Natacha Atlas Brings Politics to the Dance Floor

| Mon Oct. 10, 2011 5:00 AM EDT

Dance music diva Natacha Atlas' latest album, Mounqaliba—Rising: The Remixes, kicks off with a sound bite from President Obama's speech at Cairo University: "We meet at a time of great tension," his voice reverberates. It's an unusual start for a dance album. Then again, Atlas had unusual beginnings herself. She grew up in a suburb of Brussels to a Moroccan-Egyptian-Palestinian father and a British mother, worked as a belly dancer, and served as a Goodwill Ambassador for the United Nations World Conference against Racism. To date, she has released seven solo albums and a handful of international Top 40 hits.

Atlas brings a political consciousness to her belly dance grooves, which are fused with the sounds of Turkish ensembles and chamber orchestras. On the new album, consisting of remixes of 2010's Mounqaliba, she croons in her lush alto over syncopated cymbals, tablas, and violins, and heavy electronic beats. Throughout, audio clips from the economic-conspiracy film Zeitgeist: Addendum add to the tension Obama introduces. "It's a journey of thinking, as well as nice music," Atlas told me.

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But the record isn't all agitprop. The tracks are hip-shaking and luscious—including, on the calmer end of the spectrum, a cover of Nick Drake's "River Man" that Atlas sings partly in Arabic. This mishmash is part of her aesthetic. "There will always be these two identities living within me: Arabic and European," she told Muslim WakeUp! magazine in an earlier interview. "When I was very young, I tried to ignore my father's side, the Arabic side, because it was foreign...These days I dream in two languages, and not a day goes by when I don't end up using Arabic."

Over her two-decade career, Atlas has migrated from electronic dance to acoustic concept albums and back—mixing it all up on Mounqaliba. She began recording as lead singer of a salsa band in Belgium, and later took up as front woman with the London-based music collective Transglobal Underground, famous for its "ethno-techno."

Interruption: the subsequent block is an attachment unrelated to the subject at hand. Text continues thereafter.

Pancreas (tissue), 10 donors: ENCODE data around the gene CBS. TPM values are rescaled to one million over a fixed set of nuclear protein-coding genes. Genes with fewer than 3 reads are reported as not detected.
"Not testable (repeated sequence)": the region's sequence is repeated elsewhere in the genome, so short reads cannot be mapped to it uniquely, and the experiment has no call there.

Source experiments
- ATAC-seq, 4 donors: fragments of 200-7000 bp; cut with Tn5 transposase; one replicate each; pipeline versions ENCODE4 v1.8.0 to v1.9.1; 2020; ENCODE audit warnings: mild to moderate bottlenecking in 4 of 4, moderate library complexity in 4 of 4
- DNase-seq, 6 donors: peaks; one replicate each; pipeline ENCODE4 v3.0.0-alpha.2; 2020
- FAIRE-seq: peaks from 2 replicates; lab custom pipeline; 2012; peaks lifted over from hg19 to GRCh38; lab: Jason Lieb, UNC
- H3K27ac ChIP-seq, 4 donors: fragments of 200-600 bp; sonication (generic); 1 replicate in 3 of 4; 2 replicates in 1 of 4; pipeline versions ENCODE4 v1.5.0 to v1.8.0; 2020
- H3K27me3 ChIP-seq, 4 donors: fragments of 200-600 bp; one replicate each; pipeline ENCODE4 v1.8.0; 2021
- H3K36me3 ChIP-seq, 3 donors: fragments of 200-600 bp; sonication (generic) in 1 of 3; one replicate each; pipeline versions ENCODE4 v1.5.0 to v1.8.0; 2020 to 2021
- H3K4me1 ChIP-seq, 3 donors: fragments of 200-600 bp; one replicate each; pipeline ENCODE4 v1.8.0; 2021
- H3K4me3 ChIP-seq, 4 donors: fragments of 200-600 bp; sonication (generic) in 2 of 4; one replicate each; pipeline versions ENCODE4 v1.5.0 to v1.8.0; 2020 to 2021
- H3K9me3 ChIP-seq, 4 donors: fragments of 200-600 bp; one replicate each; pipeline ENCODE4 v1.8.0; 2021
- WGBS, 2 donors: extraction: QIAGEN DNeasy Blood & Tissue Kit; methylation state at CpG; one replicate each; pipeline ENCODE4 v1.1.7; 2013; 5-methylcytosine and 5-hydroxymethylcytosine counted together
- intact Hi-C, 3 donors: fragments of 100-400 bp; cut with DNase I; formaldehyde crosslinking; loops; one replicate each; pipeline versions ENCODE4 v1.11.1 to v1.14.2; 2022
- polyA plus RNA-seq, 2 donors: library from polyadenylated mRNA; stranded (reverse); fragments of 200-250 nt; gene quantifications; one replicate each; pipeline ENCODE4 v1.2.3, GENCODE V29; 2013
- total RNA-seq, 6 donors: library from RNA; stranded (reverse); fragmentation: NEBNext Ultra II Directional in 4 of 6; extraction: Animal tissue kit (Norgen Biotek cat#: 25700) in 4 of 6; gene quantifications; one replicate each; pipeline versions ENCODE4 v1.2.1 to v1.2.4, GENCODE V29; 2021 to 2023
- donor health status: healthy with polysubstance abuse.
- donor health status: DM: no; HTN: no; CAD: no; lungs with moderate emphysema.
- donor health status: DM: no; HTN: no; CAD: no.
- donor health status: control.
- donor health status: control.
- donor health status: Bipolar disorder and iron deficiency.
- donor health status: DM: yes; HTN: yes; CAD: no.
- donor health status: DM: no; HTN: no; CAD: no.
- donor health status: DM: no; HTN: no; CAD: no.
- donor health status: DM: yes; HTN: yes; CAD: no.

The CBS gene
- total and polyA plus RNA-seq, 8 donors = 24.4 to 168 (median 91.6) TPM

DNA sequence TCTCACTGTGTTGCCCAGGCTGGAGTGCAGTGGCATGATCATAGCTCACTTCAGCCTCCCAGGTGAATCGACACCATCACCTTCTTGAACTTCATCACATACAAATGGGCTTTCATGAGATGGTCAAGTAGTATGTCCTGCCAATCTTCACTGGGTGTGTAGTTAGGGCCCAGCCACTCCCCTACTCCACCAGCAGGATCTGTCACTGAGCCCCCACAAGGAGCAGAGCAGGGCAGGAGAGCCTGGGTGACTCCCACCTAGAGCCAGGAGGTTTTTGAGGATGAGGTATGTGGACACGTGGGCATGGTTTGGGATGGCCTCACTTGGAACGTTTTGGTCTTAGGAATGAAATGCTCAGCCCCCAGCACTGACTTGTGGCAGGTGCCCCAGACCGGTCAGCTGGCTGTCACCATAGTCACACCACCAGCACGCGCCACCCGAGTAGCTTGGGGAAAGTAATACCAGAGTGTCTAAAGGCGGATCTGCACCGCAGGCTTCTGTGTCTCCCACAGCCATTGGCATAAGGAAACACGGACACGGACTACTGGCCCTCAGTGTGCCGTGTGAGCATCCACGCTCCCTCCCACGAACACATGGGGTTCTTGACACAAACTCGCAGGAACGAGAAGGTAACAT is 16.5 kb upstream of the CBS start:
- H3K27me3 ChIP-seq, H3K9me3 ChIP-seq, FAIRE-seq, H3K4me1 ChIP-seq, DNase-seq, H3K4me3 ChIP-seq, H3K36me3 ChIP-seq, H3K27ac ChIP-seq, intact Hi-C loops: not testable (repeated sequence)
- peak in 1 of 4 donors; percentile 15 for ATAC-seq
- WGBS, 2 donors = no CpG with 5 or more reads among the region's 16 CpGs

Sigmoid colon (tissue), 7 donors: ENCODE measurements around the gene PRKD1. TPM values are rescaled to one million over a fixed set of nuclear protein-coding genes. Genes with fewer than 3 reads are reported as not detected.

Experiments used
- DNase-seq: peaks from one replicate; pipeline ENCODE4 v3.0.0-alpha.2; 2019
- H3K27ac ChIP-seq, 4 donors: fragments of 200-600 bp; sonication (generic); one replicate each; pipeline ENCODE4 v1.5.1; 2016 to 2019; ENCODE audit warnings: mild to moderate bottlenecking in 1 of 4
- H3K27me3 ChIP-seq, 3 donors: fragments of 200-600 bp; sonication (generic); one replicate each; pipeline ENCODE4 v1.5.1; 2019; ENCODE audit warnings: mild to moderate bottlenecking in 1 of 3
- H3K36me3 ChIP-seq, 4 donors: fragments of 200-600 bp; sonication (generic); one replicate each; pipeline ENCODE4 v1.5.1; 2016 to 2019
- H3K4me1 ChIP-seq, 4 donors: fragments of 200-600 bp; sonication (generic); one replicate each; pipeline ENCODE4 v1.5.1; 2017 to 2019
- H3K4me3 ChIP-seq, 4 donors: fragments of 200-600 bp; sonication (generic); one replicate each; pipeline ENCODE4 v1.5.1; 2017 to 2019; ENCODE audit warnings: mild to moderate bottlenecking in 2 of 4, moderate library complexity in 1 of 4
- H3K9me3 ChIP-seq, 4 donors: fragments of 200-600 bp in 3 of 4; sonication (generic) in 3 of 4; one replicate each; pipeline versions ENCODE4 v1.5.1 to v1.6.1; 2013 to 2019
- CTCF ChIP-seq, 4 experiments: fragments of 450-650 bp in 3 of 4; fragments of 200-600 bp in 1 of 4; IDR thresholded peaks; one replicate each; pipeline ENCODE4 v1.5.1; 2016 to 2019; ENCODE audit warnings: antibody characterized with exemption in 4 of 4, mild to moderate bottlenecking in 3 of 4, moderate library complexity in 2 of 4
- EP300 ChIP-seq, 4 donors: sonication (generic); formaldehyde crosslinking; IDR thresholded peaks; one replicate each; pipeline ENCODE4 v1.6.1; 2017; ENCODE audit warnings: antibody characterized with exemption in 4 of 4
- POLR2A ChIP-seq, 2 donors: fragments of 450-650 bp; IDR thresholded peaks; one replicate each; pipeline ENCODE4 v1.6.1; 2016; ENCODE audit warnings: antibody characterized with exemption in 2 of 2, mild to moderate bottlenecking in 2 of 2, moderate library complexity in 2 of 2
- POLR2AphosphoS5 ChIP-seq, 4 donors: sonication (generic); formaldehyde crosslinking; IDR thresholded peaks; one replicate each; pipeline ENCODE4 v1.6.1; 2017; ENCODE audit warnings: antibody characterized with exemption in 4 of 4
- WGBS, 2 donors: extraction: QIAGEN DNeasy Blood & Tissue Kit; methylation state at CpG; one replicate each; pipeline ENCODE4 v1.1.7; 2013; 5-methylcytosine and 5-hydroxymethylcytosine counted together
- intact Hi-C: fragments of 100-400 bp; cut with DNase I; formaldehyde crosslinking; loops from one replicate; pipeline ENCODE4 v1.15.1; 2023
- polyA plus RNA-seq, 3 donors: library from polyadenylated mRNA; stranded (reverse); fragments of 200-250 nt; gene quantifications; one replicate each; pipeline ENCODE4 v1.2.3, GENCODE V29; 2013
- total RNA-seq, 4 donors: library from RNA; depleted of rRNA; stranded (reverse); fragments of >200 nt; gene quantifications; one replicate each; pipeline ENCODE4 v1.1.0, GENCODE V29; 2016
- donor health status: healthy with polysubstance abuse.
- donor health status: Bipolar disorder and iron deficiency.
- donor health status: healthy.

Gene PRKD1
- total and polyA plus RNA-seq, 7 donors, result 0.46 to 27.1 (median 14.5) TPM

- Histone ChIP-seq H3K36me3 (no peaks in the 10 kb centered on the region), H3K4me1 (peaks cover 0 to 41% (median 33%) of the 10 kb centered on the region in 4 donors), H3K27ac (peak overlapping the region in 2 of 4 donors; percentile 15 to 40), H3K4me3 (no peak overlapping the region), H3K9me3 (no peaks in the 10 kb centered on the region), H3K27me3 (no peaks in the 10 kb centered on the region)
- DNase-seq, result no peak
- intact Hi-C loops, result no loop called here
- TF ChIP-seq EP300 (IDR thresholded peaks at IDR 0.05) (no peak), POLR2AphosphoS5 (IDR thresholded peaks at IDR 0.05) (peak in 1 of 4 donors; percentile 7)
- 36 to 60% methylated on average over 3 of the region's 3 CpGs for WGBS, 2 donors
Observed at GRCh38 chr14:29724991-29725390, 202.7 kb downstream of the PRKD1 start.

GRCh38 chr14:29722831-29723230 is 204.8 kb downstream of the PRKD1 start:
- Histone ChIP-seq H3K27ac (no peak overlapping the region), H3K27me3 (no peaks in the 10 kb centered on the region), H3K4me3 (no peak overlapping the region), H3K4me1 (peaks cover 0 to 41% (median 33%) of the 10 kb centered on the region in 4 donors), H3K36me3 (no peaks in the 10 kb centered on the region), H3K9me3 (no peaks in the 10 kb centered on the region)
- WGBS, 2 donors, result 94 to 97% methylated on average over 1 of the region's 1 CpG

"These days I dream in two languages, and not a day goes by when I don't end up using Arabic."

In 1995, Atlas went solo, scoring big in France with her many French-language songs. Her mostly acoustic release, 2008's Ana Hina, earned her love from NPR, and she's been featured on a surprising assortment of soundtracks: Sex and the City 2, Grand Theft Auto: Liberty City Stories, and Whatever Lola Wants from director Nabil Ayouch. She's slated for a few upcoming films, too, she says, but she can't yet reveal which ones.

As for the bouncing about between between acoustic and dance music, Atlas explains, "I made a lot of fans when they were getting into the curvy side of dance and world music: belly dancing, like the uptempo, modern aspect of music—they want it to be fun and party-like." Yet she still listens to the iconic Lebanese singer Fairouz, whose songs she covered on Ana Hina. Fairouz, she told me, has "one of the most beautiful voices I've ever heard."

She's also been grooving to recent albums by Radiohead, PJ Harvey, the Lebanese composer Zad Moultaka, and a few dance tracks. "If I'm cleaning house, I like to listen to something light in the background," she says. At the moment, though, her biggest concern isn't musical. Egyptian by heritage, she is wondering what will become of Egypt in the wake of Arab Spring. "They've managed to remove the old regime and that's all great," Atlas says. "But now I think there's a bit of a struggle...It's very difficult to stamp out corruption when it's been there for 30 years, but I'm hoping for the best."

Here's a little video mix she put together on the topic:

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